On the “Rock Band” front, MTV-owned Harmonix and its partner Electronic Arts haven’t announced “Rock Band 3” yet. Instead, they’ve been focusing on “The Beatles: Rock Band,” which releases Wednesday. That game, which is made up entirely of Beatles songs and tells the story of their career, is more of a standalone title. It brings a number of new features to the genre, such as the addition of three-part vocal harmonies, but you won’t be able to export its songs for play in “Rock Band 2.” It also won’t feature support for other “Rock Band” tracks you might have downloaded. This no doubt has something to do with the legal agreement MTV signed to get Paul McCartney, Ringo Starr and the widows of George Harrison and John Lennon to agree to let their likenesses be used in the game. (You could see why Paul McCartney might not want to see the Fab Four playing Guns N’ Roses’ “Shackler’s Revenge,” for example.)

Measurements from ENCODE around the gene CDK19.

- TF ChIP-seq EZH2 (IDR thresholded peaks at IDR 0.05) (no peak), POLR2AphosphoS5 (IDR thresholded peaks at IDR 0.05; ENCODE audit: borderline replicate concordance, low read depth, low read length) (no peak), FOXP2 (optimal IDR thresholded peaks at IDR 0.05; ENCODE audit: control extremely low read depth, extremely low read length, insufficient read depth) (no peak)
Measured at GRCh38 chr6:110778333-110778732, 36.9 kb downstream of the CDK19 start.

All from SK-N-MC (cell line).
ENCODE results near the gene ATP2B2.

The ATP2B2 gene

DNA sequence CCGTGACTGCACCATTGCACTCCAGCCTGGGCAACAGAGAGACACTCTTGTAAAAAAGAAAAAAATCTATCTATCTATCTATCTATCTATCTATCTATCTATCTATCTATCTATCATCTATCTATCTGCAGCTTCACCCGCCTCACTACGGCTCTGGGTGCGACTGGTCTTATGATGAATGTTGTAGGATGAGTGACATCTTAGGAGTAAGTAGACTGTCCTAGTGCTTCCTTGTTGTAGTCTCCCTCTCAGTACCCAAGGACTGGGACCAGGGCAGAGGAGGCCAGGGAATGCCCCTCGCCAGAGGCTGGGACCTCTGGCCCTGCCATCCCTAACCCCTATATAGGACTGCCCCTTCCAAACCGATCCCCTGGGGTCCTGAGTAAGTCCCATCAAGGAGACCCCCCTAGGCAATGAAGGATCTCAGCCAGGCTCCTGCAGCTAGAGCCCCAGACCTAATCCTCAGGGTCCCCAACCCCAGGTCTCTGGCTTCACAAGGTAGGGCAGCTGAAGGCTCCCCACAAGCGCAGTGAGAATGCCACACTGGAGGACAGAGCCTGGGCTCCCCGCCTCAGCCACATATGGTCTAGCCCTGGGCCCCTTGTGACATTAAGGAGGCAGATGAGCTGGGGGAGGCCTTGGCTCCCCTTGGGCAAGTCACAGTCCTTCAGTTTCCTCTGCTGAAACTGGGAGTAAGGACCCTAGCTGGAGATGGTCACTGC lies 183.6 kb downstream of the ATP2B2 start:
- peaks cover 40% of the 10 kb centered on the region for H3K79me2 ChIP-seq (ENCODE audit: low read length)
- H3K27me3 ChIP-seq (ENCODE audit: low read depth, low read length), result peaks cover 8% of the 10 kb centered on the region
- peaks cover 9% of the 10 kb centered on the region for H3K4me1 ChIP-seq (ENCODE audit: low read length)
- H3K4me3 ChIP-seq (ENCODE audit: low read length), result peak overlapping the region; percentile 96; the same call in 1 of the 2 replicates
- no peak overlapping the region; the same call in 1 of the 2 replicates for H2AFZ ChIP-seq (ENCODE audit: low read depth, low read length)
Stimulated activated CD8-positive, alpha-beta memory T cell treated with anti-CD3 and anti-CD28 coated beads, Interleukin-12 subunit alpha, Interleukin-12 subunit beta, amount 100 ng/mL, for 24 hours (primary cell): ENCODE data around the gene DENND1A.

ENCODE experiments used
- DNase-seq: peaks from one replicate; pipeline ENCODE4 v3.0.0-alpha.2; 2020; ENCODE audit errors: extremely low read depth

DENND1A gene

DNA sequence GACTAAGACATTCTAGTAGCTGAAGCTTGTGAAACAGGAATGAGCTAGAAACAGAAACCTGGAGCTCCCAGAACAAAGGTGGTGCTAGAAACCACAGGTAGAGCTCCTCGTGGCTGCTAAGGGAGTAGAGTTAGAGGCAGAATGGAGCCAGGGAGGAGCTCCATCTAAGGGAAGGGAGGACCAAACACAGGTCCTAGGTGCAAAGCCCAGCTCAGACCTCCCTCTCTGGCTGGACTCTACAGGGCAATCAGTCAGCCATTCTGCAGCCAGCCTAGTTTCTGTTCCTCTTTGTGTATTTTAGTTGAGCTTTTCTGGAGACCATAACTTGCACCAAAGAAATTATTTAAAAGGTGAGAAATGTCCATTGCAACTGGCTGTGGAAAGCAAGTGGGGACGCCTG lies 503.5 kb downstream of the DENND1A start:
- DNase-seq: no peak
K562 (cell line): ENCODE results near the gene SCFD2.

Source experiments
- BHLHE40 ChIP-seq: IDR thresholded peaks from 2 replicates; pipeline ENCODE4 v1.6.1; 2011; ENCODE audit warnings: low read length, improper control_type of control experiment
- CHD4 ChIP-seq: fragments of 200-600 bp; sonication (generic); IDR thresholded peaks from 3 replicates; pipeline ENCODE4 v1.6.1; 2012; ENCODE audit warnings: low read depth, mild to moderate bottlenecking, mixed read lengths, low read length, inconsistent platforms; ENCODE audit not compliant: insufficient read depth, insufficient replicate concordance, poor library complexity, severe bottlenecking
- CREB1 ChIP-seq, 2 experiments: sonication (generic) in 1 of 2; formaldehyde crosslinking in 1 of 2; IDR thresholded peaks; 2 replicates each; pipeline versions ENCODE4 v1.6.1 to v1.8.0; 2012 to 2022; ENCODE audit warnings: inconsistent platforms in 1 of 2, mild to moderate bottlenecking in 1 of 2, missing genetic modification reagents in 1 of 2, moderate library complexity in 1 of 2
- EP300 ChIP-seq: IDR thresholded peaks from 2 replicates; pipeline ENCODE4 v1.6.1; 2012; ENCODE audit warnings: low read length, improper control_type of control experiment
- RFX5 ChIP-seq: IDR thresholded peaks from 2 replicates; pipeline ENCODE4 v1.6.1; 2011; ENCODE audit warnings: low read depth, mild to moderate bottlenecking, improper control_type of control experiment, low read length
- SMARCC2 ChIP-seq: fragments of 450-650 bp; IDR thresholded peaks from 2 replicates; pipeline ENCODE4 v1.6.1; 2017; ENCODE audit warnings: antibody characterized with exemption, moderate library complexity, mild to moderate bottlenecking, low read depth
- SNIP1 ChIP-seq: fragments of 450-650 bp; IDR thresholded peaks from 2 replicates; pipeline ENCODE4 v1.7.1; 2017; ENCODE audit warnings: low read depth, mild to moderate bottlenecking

Anyone worried Harmonix is moving away from cross-compatibility, however, should be assuaged by the recent announcement that songs from “Lego Rock Band,” due out this fall, will be playable in “Rock Band 2.”